Regardless of the personnel involved, the ultimate responsibility for avoiding the misguided use of package design research resides in the marketing department, typically with the brand manager. With due deference to its employees, the most valuable corporate assets are the brands. Employees come and go, but brands are meant to endure. A key concern, therefore, is the utilization of package design research to make packaging a brand-builder. To achieve that, the product concept should be simple, relevant, and different.
Brand managers are expected to evidence imagination and creativity, but design shouldn’t result in concepts that are unnecessarily complex, true of even hi-tech concepts. When a concept’s justification for existing can be explained in simple terms, it best lends itself to being effectively translated through packaging.
No matter how simply the concept can be explained through packaging, it nonetheless must be perceived by consumers (notorious for adopting a “so what?” attitude) as being relevant, because packaging can’t invent a relevance that’s not there.
On another note, a brand manager’s closeness to a concept, along with pride-of-ownership, can give the manager an overblown opinion of the concept’s difference. When that’s the case, the manager is likely to expect too much from packaging’s ability to differentiate.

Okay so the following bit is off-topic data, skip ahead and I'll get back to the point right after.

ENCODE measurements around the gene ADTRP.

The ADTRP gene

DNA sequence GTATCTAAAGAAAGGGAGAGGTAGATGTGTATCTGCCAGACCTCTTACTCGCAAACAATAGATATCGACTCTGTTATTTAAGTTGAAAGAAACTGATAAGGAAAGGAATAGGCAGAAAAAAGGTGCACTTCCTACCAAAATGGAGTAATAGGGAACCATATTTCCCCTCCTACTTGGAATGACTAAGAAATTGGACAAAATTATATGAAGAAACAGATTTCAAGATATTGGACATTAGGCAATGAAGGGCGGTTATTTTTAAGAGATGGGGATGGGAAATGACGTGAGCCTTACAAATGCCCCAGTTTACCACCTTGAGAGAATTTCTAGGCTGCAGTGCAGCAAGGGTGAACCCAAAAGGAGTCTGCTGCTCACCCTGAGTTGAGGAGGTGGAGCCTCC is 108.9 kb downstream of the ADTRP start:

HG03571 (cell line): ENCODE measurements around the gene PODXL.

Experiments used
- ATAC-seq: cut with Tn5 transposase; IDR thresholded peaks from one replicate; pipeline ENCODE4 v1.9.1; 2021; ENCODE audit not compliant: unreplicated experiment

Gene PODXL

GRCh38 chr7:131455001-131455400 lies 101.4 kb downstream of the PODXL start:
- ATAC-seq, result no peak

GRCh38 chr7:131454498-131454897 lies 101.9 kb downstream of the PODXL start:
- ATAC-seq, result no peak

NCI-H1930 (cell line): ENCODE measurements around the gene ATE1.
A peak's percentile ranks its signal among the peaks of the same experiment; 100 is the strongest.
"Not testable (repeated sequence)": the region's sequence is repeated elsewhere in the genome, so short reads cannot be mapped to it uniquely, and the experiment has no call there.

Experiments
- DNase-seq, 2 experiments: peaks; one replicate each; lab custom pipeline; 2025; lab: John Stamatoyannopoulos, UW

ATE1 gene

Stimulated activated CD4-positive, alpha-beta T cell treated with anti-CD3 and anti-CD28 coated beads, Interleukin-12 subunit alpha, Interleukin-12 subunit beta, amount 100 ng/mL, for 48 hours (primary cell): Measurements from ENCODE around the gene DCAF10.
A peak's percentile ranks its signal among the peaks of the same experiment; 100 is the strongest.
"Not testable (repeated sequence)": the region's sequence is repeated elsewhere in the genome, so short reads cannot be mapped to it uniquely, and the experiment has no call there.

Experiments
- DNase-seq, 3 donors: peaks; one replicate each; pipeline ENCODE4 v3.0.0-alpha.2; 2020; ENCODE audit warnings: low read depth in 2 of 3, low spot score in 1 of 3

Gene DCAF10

Some package design firms hold themselves out as researchers, as well. That does not relieve the brand manager from evaluating the objectivity with which the research is conducted and whether the results might be self-serving to the package design firm. The same obligation is there concerning the growing number of packaging suppliers who profess research capabilities.
A considerable amount of package design research is project work. Candidates are developed, and one finally is chosen. As alluded, package design research reduces risks. However, greater risk reduction is achievable when package design research extends beyond project work and is continuous. Marketers should be tireless in their efforts to make packaging a source of competitive advantage. That should be the mindset regarding macro-factors that impact packaging as a discipline─for example, sustainability. That’s should be even more the mindset regarding the micro-factors that impact packaging on an application-specific basis.
But being able to see across those pertinent horizons demands a systematic approach involving a corporate philosophy, communicated by senior management, acknowledging packaging’s importance to the corporation’s mission, goals, and objectives. Specific to package design research, formal channels should exist for the continuous collection and dissemination of intelligence. And just as product development and package development should be integrated and not parallel, so too should product research and package design research, as co-equal components of marketing research.
Lastly, consider the word, research. The root denotes seeking and the prefix denotes again─more like, again and again and again, nonstop.
Sterling Anthony, CPP, is a consultant specializing in packaging, marketing, logistics, and human-factors. His contact information: 100 Renaissance Center, Box-176, Detroit, MI 48243; telephone 313-531-1875; email@example.com; www.pkgconsultant.com
Source: Packaging World - Packaging news, trends & innovations